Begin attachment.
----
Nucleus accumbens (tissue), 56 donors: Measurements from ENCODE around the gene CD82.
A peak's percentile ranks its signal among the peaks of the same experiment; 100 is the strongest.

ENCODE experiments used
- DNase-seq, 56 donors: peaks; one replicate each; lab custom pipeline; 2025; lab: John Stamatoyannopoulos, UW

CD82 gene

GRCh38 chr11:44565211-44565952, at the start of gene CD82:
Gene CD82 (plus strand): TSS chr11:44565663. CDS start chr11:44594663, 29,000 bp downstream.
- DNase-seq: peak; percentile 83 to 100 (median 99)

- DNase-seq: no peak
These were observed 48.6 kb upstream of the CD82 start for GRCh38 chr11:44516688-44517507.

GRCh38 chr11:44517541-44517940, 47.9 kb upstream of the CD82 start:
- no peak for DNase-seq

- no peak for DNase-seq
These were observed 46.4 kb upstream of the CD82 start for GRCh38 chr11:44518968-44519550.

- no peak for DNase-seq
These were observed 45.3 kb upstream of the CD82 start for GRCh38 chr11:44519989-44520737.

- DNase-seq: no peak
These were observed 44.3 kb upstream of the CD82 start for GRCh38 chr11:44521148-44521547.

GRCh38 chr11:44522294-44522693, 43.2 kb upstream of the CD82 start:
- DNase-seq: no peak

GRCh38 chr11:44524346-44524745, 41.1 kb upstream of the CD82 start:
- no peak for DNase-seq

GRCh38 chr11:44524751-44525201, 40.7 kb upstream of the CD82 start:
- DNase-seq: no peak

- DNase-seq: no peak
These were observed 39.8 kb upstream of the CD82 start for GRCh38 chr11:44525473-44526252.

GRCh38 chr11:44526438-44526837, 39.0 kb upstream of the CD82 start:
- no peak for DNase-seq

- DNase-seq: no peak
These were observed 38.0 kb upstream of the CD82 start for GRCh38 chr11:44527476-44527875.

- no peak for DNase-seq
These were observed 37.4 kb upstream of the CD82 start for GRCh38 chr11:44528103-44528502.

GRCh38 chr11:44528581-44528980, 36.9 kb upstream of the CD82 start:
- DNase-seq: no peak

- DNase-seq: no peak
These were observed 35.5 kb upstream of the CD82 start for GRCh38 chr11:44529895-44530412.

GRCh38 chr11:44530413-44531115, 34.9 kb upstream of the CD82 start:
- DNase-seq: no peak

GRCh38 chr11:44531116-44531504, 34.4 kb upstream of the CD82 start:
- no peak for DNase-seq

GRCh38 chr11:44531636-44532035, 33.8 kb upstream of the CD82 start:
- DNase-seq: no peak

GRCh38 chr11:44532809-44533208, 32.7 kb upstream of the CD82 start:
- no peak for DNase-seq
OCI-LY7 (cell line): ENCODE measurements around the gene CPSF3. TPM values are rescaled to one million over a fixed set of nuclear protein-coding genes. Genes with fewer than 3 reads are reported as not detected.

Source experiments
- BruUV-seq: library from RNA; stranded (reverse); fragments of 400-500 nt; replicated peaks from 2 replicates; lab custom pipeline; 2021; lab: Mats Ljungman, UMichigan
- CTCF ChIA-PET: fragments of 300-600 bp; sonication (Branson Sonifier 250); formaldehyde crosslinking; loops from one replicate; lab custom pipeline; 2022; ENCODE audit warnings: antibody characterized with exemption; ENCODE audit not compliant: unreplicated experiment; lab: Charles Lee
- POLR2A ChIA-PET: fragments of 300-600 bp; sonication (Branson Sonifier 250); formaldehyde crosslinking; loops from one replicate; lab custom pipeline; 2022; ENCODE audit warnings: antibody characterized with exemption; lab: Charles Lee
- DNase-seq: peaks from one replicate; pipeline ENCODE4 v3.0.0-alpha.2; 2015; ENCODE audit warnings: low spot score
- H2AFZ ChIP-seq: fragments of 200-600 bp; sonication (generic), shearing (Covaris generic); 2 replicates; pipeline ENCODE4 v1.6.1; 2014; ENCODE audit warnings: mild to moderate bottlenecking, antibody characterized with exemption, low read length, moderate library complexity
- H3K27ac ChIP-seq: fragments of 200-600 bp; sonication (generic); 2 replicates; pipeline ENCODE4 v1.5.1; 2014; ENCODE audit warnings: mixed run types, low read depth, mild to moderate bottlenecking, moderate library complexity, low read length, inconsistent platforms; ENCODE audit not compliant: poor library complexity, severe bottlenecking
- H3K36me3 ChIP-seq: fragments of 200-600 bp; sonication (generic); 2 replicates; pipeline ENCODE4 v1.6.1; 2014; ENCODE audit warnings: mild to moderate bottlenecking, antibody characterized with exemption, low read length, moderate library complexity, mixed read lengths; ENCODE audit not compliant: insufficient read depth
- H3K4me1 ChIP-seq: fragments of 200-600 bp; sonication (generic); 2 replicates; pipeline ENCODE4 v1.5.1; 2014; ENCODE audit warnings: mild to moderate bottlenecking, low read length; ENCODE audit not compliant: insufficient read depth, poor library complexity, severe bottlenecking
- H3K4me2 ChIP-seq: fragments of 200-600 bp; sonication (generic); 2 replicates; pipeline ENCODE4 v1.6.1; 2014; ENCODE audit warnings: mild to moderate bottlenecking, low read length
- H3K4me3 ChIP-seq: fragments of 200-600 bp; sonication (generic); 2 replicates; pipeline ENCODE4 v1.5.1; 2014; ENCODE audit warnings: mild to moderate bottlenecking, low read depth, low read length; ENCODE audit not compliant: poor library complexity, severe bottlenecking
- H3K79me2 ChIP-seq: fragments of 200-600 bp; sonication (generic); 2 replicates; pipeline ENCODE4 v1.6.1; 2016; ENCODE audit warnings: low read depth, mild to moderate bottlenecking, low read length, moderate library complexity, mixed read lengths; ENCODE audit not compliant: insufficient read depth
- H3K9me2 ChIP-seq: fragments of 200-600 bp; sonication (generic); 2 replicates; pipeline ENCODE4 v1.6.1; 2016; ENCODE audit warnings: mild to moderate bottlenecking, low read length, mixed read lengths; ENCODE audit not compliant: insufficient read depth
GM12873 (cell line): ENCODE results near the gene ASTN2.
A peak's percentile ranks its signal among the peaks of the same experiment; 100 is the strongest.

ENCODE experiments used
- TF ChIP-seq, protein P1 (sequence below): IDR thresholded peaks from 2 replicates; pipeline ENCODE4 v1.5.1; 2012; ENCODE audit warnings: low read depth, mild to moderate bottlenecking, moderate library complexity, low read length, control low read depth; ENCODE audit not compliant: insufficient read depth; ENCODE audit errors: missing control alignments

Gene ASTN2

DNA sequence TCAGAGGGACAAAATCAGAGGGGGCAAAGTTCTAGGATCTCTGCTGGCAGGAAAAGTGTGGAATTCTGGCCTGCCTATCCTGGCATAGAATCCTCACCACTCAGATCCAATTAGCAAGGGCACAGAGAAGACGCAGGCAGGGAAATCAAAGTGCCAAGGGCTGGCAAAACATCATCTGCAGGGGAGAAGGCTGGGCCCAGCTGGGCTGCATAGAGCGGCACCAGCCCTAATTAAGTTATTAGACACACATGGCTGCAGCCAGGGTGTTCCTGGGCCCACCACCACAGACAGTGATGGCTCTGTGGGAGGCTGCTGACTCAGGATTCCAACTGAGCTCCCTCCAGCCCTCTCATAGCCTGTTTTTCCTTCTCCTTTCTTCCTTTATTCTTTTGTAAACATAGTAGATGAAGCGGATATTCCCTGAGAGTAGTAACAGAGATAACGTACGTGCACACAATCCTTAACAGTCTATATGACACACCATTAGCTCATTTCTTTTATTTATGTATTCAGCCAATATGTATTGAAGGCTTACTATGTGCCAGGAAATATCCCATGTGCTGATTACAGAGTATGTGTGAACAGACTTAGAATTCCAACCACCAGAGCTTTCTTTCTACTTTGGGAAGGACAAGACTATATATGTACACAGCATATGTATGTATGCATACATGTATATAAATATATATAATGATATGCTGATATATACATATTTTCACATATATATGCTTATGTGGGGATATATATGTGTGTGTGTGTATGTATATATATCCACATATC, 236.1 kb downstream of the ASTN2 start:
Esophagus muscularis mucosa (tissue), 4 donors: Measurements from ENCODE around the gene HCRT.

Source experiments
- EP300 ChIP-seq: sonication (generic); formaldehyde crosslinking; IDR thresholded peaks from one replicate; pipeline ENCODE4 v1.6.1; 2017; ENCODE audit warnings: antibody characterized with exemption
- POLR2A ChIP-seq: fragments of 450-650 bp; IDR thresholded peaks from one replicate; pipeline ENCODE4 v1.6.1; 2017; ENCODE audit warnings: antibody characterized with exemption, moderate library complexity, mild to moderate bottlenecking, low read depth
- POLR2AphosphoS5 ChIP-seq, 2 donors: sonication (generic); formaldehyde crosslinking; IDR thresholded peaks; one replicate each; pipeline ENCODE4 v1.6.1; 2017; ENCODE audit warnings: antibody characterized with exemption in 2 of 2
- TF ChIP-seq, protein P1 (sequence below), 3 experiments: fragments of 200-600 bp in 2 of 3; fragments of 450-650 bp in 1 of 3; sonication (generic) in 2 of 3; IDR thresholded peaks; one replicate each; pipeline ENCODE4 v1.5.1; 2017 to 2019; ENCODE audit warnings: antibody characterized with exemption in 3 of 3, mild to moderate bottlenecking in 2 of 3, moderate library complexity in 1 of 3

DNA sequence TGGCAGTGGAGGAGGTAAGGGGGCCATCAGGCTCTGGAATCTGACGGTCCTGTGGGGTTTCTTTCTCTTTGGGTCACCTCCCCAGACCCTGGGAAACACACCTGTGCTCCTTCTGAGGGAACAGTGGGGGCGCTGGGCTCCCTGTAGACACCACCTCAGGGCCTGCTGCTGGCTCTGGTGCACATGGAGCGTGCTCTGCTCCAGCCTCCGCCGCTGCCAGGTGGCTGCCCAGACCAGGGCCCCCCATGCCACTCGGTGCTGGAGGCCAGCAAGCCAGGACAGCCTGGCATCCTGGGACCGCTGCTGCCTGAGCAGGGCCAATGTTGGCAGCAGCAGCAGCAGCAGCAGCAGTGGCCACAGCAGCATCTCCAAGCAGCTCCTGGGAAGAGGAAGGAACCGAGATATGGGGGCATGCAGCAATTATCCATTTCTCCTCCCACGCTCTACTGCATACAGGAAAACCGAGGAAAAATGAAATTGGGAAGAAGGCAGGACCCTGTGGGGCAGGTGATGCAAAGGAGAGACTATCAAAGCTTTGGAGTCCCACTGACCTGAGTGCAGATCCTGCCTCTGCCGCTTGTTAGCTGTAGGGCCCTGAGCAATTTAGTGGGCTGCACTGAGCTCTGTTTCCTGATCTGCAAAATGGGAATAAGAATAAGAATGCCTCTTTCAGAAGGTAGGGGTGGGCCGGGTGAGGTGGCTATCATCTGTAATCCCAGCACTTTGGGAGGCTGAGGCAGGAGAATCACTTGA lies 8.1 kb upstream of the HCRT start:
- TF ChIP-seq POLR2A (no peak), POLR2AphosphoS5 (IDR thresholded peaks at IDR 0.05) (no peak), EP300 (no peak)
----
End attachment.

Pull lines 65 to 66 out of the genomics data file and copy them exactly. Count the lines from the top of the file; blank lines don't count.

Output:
Esophagus muscularis mucosa (tissue), 4 donors: Measurements from ENCODE around the gene HCRT.

Source experiments